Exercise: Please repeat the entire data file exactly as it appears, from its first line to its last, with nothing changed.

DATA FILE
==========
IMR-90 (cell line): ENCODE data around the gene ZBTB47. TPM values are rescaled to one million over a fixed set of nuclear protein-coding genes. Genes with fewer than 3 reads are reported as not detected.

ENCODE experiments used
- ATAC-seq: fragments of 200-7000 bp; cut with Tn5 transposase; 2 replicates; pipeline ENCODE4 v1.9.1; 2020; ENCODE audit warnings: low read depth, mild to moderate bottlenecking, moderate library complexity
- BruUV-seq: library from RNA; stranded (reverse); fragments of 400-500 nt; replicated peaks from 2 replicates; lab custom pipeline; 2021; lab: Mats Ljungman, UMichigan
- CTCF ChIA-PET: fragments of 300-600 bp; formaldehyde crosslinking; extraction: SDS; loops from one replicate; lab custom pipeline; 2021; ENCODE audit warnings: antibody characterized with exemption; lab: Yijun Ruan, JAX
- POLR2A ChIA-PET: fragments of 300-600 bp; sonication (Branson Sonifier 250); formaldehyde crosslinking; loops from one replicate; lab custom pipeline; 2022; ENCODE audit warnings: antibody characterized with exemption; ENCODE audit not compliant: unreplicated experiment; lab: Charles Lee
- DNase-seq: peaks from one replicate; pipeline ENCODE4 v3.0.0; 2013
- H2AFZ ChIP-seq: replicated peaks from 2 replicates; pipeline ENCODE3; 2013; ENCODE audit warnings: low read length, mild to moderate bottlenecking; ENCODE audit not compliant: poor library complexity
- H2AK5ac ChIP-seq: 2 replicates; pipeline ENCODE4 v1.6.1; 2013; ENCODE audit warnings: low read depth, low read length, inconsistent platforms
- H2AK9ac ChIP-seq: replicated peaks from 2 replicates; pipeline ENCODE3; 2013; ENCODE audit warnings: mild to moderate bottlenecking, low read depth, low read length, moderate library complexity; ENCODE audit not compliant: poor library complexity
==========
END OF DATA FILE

IMR-90 (cell line): ENCODE data around the gene ZBTB47. TPM values are rescaled to one million over a fixed set of nuclear protein-coding genes. Genes with fewer than 3 reads are reported as not detected.

ENCODE experiments used
- ATAC-seq: fragments of 200-7000 bp; cut with Tn5 transposase; 2 replicates; pipeline ENCODE4 v1.9.1; 2020; ENCODE audit warnings: low read depth, mild to moderate bottlenecking, moderate library complexity
- BruUV-seq: library from RNA; stranded (reverse); fragments of 400-500 nt; replicated peaks from 2 replicates; lab custom pipeline; 2021; lab: Mats Ljungman, UMichigan
- CTCF ChIA-PET: fragments of 300-600 bp; formaldehyde crosslinking; extraction: SDS; loops from one replicate; lab custom pipeline; 2021; ENCODE audit warnings: antibody characterized with exemption; lab: Yijun Ruan, JAX
- POLR2A ChIA-PET: fragments of 300-600 bp; sonication (Branson Sonifier 250); formaldehyde crosslinking; loops from one replicate; lab custom pipeline; 2022; ENCODE audit warnings: antibody characterized with exemption; ENCODE audit not compliant: unreplicated experiment; lab: Charles Lee
- DNase-seq: peaks from one replicate; pipeline ENCODE4 v3.0.0; 2013
- H2AFZ ChIP-seq: replicated peaks from 2 replicates; pipeline ENCODE3; 2013; ENCODE audit warnings: low read length, mild to moderate bottlenecking; ENCODE audit not compliant: poor library complexity
- H2AK5ac ChIP-seq: 2 replicates; pipeline ENCODE4 v1.6.1; 2013; ENCODE audit warnings: low read depth, low read length, inconsistent platforms
- H2AK9ac ChIP-seq: replicated peaks from 2 replicates; pipeline ENCODE3; 2013; ENCODE audit warnings: mild to moderate bottlenecking, low read depth, low read length, moderate library complexity; ENCODE audit not compliant: poor library complexity